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Program Analyst vs. Business Analyst: What Are the Differences?

Learn about the two careers and review some of the similarities and differences between them.

A career in business analysis can be both challenging and rewarding. Two common roles in this field are that of a program analyst and a business analyst. Though these positions share some similarities, there are several key differences between them.

In this article, we discuss the differences between a program analyst and a business analyst, and we provide additional information on business analysis careers.

What is a Program Analyst?

Program Analysts are responsible for the coordination and analysis of programmatic data across multiple projects or departments. They use their findings to develop reports and presentations that help improve efficiency and effectiveness. Program Analysts typically have a background in business administration or a related field. They must be able to effectively communicate their findings to a variety of audiences and make recommendations based on their analysis. In some cases, Program Analysts may also be responsible for developing and implementing programmatic changes.

What is a Business Analyst?

A Business Analyst is a professional who analyzes an organization or business domain and documents its business or processes or systems, assessing the business model or its integration with technology. They also develop solution proposals for improving the efficiency and effectiveness of the domain. They conduct requirement analysis and prepare requirement specification documents. They also help in the quality assurance of the delivered solution. They work very closely with the business users, stakeholders and the IT team. They also play a key role in the software development life cycle.

Program Analyst vs. Business Analyst

Here are the main differences between a program analyst and a business analyst.

Job Duties

Program analysts focus on creating and implementing programs that improve the lives of individuals, communities or entire populations. They research data to determine what issues exist in a particular demographic and create programs to address those issues. These professionals also evaluate existing programs to ensure they’re effective and make changes as necessary.

Business analysts primarily work within an organization to help it grow and succeed. They conduct business analysis to identify areas for improvement and develop strategies to implement change. Additionally, these professionals use their expertise to advise leadership on important decisions that affect the company’s future.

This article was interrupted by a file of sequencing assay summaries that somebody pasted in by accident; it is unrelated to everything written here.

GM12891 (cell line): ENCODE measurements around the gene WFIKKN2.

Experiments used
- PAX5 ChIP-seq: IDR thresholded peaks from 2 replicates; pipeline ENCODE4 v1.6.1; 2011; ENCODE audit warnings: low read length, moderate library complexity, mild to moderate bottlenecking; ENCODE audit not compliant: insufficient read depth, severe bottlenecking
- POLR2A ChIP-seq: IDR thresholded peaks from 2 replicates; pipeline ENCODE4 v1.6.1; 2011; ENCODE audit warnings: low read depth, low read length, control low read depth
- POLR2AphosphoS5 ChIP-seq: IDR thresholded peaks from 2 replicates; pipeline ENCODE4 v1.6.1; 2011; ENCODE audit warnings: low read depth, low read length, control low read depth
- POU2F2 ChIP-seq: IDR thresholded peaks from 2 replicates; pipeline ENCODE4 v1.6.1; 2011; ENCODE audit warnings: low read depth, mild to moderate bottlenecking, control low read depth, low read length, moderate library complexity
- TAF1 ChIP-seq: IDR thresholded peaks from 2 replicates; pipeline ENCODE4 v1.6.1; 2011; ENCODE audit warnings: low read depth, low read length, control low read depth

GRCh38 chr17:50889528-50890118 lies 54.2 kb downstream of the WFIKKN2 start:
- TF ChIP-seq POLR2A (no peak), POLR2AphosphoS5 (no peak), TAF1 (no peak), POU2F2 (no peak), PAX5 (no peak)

Job Requirements

Program analysts and business analysts typically need a bachelor’s degree in computer science, information systems or another related field. They might also pursue a master’s degree to gain more advanced skills and knowledge. Many employers prefer candidates who have experience working with the specific software programs they will be using on the job. Additionally, some employers may require program analysts and business analysts to earn certifications in specific software programs.

Work Environment

Program analysts typically work in an office setting, but they may also travel to visit clients and observe their operations. Business analysts often work in an office environment, but they may also travel to meet with clients or attend conferences. They may also spend time working remotely from home offices.

Both professions require a lot of sitting at desks and using computers for data entry and analysis. Program analysts may have more physical demands because they may need to travel frequently and walk around facilities to gather information.


There are several similarities in the specific skills used on the job between program analysts and business analysts. Both roles require excellent analytical, problem-solving and critical thinking skills. They also both need to be able to effectively communicate their findings to stakeholders.

However, there are some key differences in the specific skills used on the job between these two roles. Program analysts tend to focus more on the technical aspects of a project, such as the feasibility of a proposed solution and its potential impact on other systems. They also need to have a strong understanding of computer science concepts and be able to code. Business analysts, on the other hand, focus more on the business side of things, such as identifying needs and requirements, conducting market research and developing business cases. They also need to have strong interpersonal skills to build relationships with stakeholders and understand their needs.


Program analysts can earn an average salary of $84,571 per year, while business analysts can earn an average salary of $80,401 per year. Both of these average salaries may vary depending on the size of the company at which you work, location of your job and the level of experience you have prior to pursuing either position.


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